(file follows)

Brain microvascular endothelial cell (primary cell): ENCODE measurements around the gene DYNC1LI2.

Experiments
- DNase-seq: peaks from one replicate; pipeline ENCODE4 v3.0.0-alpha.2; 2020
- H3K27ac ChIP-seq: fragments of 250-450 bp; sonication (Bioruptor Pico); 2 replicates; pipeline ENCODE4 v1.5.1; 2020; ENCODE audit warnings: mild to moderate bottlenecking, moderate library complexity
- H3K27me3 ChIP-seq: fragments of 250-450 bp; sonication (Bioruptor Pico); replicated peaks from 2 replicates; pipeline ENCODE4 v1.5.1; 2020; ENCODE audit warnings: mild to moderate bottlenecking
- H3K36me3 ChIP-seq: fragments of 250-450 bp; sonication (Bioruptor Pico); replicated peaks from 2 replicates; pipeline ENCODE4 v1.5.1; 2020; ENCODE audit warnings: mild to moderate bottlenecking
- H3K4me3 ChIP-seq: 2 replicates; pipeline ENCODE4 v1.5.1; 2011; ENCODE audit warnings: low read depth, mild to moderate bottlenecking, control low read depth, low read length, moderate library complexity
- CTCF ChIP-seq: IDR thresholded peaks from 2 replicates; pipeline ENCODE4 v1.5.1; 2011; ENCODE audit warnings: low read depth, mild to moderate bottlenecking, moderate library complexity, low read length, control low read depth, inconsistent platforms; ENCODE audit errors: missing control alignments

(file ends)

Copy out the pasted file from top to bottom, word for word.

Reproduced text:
Brain microvascular endothelial cell (primary cell): ENCODE measurements around the gene DYNC1LI2.

Experiments
- DNase-seq: peaks from one replicate; pipeline ENCODE4 v3.0.0-alpha.2; 2020
- H3K27ac ChIP-seq: fragments of 250-450 bp; sonication (Bioruptor Pico); 2 replicates; pipeline ENCODE4 v1.5.1; 2020; ENCODE audit warnings: mild to moderate bottlenecking, moderate library complexity
- H3K27me3 ChIP-seq: fragments of 250-450 bp; sonication (Bioruptor Pico); replicated peaks from 2 replicates; pipeline ENCODE4 v1.5.1; 2020; ENCODE audit warnings: mild to moderate bottlenecking
- H3K36me3 ChIP-seq: fragments of 250-450 bp; sonication (Bioruptor Pico); replicated peaks from 2 replicates; pipeline ENCODE4 v1.5.1; 2020; ENCODE audit warnings: mild to moderate bottlenecking
- H3K4me3 ChIP-seq: 2 replicates; pipeline ENCODE4 v1.5.1; 2011; ENCODE audit warnings: low read depth, mild to moderate bottlenecking, control low read depth, low read length, moderate library complexity
- CTCF ChIP-seq: IDR thresholded peaks from 2 replicates; pipeline ENCODE4 v1.5.1; 2011; ENCODE audit warnings: low read depth, mild to moderate bottlenecking, moderate library complexity, low read length, control low read depth, inconsistent platforms; ENCODE audit errors: missing control alignments